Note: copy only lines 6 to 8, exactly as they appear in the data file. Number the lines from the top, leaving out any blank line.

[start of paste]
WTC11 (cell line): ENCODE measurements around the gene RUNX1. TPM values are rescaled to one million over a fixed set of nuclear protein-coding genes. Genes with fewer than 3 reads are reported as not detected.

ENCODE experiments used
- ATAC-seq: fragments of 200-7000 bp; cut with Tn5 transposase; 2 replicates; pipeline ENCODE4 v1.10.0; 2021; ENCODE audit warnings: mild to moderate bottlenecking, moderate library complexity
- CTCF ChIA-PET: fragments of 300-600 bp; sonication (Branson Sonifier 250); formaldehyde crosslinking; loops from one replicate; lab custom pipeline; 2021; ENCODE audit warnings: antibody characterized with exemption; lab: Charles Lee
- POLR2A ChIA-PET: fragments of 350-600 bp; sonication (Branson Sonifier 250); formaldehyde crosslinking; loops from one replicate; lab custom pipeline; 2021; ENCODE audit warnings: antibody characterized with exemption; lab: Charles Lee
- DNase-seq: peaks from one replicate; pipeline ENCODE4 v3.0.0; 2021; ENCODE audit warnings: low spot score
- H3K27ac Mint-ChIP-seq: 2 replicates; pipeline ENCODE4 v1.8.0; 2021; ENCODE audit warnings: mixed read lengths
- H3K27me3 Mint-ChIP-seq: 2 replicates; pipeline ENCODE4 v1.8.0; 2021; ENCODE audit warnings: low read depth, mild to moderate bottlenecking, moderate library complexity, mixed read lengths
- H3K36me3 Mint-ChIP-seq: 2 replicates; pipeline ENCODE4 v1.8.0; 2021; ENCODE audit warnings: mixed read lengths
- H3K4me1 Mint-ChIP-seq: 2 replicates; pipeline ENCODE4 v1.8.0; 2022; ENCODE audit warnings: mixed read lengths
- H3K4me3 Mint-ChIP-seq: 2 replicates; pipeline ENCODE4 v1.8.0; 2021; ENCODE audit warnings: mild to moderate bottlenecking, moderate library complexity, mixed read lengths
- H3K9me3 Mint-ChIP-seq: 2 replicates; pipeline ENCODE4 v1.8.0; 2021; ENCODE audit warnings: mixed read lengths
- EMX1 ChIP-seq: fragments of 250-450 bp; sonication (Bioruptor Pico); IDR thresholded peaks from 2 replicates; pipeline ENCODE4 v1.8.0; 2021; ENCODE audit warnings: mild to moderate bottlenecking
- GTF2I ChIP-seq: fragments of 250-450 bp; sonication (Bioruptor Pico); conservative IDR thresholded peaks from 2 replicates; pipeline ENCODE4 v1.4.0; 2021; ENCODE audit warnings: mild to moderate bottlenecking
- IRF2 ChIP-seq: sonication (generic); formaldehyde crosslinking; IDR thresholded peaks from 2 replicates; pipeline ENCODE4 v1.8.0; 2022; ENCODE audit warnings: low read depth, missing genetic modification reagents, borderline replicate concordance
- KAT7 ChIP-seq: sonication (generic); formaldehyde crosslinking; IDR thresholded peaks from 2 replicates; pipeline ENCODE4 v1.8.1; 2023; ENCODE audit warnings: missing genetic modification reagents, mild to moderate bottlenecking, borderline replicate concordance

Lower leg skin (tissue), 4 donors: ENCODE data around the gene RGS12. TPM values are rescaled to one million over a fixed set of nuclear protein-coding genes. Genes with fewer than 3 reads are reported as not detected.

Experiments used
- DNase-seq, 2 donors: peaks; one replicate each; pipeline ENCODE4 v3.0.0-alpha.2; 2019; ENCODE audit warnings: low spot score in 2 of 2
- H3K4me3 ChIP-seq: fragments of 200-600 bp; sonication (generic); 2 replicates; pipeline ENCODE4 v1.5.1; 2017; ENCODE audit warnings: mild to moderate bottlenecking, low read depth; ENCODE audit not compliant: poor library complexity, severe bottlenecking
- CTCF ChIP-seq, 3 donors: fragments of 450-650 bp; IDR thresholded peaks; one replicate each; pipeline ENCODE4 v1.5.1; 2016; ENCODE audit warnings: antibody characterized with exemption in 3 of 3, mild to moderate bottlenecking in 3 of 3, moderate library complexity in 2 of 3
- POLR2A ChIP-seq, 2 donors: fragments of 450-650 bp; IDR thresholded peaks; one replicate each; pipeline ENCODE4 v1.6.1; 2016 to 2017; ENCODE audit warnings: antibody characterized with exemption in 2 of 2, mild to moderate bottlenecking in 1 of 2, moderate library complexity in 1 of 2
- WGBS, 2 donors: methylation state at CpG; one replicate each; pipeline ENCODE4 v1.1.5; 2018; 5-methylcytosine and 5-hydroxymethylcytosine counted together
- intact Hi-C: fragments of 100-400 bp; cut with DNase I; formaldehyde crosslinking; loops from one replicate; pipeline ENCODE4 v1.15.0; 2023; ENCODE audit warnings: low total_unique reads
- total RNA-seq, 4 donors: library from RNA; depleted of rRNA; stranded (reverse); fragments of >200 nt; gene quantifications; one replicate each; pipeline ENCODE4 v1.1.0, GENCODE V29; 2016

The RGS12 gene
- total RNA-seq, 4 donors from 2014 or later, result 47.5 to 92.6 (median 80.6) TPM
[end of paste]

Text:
- DNase-seq: peaks from one replicate; pipeline ENCODE4 v3.0.0; 2021; ENCODE audit warnings: low spot score
- H3K27ac Mint-ChIP-seq: 2 replicates; pipeline ENCODE4 v1.8.0; 2021; ENCODE audit warnings: mixed read lengths
- H3K27me3 Mint-ChIP-seq: 2 replicates; pipeline ENCODE4 v1.8.0; 2021; ENCODE audit warnings: low read depth, mild to moderate bottlenecking, moderate library complexity, mixed read lengths